|Color||Colorless, Blue, Red, Green, Yellow, Orange, Brown, Pink, Purple, Gray, Black|
|Refractive Index||2.417 - 2.419|
|SG||3.1 - 3.5|
|Cleavage||1, all sides - octahedral. Dodecahedral Diamonds and Borts exhibit poor cleavage or no cleavage at all.|
Diamonds have been known and treasured as gemstones since ancient times. However, their only significant source was in a limited supply in the alluvial river deposits of India. Small amounts of Diamonds were also found in Brazil in the 1700's, but it wasn't until the 1870's that the vast Diamond fields of South Africa were discovered and exploited. Since that time, many new significant worldwide deposits have been discovered, and since then the popularity of Diamond has grown tremendously due to increased supply and technological advances in cutting.
The most typical color used for Diamond jewelry is colorless. However, most Diamonds have a light tint, usually yellowish or brownish. Perfectly clear Diamonds are much more valuable than their lightly tinted counterparts. Although light yellow tinting is frowned on, a deep yellow color renders the Diamond as a fancy. Fancy yellow Diamonds have recently increased in popularity in jewelry. "Fancy", the term used to describe any deeply colored Diamond, not only includes the more common yellows and browns, but it also is used to describe the very rare tones of red, pink, purple, blue, and green. Black Diamonds, which are more common and less expensive, are occasionally faceted as opaque yet shiny gems. (For additional information on fancy Diamonds, please visit our Colored Diamond Shoppers Guide and our article titled "How are Natural Fancy Colored Diamonds Created".)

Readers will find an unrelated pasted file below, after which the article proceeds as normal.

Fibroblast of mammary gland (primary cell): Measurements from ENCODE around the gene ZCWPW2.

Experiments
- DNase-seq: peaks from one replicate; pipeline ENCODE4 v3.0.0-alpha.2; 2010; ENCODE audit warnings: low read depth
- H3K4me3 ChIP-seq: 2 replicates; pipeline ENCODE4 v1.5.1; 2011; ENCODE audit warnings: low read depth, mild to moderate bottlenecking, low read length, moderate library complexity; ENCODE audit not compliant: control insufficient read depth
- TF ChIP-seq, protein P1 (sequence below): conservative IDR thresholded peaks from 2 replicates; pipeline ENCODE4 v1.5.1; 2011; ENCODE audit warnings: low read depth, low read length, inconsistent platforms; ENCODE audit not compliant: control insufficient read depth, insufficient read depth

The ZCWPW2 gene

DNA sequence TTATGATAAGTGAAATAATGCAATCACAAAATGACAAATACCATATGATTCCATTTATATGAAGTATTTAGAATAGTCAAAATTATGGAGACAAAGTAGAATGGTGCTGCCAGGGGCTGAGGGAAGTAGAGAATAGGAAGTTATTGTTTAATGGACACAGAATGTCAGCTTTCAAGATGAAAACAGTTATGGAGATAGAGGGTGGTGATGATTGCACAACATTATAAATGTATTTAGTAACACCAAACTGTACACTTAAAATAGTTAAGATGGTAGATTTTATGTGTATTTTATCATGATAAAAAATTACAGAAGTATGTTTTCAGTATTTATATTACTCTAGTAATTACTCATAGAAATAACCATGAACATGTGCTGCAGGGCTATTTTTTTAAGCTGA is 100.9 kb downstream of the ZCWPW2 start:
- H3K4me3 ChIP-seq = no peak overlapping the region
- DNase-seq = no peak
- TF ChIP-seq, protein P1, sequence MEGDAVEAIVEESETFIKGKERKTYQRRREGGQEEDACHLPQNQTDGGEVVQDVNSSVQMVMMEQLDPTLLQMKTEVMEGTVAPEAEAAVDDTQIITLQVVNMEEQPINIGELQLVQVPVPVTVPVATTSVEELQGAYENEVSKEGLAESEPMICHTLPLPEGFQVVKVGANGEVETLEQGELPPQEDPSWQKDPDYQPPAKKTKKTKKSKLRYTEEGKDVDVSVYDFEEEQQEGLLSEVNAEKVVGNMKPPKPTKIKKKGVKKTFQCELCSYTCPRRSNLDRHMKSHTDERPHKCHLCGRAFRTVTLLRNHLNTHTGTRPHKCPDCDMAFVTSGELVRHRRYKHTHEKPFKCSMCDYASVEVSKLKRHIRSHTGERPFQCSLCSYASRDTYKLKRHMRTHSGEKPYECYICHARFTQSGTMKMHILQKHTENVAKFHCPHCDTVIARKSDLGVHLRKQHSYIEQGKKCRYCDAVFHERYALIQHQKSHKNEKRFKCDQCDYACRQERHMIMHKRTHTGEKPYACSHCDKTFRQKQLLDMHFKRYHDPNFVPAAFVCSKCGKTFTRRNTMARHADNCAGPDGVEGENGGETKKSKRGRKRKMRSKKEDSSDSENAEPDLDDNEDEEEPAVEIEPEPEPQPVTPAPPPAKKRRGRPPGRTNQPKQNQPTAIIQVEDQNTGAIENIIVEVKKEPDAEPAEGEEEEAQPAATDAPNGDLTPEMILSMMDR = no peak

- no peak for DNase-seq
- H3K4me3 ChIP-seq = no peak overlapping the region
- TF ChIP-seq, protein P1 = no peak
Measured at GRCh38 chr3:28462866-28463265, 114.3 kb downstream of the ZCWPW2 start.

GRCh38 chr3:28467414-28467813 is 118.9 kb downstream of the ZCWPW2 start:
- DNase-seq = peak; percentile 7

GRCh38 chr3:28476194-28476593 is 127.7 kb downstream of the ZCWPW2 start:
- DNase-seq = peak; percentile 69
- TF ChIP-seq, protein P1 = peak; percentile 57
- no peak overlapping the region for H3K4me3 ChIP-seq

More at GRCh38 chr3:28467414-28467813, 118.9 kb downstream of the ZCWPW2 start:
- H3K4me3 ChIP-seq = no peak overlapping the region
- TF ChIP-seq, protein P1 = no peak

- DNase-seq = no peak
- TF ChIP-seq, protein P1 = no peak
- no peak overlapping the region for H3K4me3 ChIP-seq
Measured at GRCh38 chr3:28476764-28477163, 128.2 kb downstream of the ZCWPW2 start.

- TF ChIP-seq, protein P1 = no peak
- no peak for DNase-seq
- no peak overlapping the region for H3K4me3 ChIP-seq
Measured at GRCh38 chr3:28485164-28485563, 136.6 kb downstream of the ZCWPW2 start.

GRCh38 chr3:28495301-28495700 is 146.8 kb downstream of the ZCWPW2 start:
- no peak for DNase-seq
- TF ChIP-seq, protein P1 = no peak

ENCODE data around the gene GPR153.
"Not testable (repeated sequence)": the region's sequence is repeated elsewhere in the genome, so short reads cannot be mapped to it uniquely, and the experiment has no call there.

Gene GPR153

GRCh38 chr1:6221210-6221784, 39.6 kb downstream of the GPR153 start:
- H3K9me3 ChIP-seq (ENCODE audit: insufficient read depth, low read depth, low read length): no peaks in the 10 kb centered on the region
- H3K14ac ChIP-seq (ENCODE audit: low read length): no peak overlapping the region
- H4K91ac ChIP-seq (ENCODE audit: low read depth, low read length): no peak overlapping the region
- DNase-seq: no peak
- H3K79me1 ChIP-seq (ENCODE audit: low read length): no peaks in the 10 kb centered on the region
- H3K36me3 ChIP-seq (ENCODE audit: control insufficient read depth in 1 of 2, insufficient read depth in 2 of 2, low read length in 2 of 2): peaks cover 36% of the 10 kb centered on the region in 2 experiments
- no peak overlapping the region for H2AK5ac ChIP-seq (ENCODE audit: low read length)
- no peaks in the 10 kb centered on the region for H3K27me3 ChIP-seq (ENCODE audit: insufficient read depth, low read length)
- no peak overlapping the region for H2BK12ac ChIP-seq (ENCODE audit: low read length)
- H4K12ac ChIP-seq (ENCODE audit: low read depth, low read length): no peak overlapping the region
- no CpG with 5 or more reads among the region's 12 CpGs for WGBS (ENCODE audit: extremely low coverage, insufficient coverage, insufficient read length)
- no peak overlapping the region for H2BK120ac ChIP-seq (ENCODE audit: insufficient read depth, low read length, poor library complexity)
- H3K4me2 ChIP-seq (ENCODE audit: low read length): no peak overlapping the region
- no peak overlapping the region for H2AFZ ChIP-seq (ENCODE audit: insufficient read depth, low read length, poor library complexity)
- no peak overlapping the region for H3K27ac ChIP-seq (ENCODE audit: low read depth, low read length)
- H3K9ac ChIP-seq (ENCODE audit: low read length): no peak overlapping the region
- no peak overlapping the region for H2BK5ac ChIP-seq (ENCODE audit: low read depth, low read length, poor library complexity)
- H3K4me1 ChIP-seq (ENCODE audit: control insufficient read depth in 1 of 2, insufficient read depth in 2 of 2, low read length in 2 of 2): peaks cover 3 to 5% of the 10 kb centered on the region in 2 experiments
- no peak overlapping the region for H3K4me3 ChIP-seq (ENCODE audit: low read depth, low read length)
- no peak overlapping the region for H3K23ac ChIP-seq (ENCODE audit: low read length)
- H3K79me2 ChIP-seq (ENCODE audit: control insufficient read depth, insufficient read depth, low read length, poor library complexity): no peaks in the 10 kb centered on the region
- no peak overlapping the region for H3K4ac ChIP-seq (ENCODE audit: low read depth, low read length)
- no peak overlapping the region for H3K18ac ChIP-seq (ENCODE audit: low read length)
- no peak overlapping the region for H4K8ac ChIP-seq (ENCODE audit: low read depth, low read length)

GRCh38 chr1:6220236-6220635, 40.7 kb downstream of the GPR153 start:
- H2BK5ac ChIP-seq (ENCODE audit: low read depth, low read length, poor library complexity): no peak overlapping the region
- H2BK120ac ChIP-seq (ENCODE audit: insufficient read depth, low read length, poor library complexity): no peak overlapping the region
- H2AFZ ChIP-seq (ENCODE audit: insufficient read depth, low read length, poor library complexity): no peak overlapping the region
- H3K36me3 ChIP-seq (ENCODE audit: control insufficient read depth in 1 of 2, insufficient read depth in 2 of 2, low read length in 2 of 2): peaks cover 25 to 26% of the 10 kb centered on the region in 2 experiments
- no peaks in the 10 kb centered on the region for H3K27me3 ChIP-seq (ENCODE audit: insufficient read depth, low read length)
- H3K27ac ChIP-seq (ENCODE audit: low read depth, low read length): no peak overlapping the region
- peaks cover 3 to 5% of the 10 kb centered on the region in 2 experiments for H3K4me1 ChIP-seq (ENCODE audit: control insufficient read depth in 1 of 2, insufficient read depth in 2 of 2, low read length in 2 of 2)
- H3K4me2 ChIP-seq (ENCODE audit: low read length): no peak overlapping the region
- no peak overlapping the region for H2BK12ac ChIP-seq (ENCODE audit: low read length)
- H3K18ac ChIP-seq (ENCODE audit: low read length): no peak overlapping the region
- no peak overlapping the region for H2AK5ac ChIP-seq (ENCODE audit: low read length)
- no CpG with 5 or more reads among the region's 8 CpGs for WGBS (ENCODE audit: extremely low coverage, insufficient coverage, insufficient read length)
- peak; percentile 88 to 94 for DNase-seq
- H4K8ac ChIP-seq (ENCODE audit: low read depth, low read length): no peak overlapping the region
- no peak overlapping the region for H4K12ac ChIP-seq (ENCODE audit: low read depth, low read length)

Roughly twenty percent of Diamonds mined are used in jewelry, as most are unsuitable for gemstone use. The vast majority are either opaque and not gem quality, or are too heavily flawed. A flawless Diamond is exceptional, as most Diamonds gemstones contain some level of flaws, even if they are very minute.
The immense hardness of Diamond contributes to its suitability and importance as a gemstone. Because of its hardness, a Diamond is immune to scratching, as the only thing that can scratch it is another Diamond. This resistance lends it the ability to withstand daily wear and tear beyond the capabilities of most gemstones. Diamonds are also difficult to polish due to their hardness - they can only be polished with special Diamond saws that have a thin layer of Diamond on the saw blades and edges.
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Diamond is the most important gemstone in the jewelry industry. The colorless stone is most often used for jewelry, although yellows and browns are also used. (Brown stones are often marketed as "chocolate", "cognac", or"champagne" Diamonds, depending on color depth). Other fancies are too rare and expensive for the mainstream jewelry industry, and are exclusively reserved for the high end consumer. Black, opaque Diamonds are occasionally faceted into a black gemstones with a submetallic luster.